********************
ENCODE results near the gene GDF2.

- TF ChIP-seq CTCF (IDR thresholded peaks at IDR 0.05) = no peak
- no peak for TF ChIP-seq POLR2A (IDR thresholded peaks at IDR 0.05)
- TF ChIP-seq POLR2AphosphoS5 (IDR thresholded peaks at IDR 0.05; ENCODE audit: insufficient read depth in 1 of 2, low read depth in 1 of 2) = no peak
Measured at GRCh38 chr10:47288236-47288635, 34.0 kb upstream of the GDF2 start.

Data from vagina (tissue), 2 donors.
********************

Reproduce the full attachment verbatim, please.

ENCODE results near the gene GDF2.

- TF ChIP-seq CTCF (IDR thresholded peaks at IDR 0.05) = no peak
- no peak for TF ChIP-seq POLR2A (IDR thresholded peaks at IDR 0.05)
- TF ChIP-seq POLR2AphosphoS5 (IDR thresholded peaks at IDR 0.05; ENCODE audit: insufficient read depth in 1 of 2, low read depth in 1 of 2) = no peak
Measured at GRCh38 chr10:47288236-47288635, 34.0 kb upstream of the GDF2 start.

Data from vagina (tissue), 2 donors.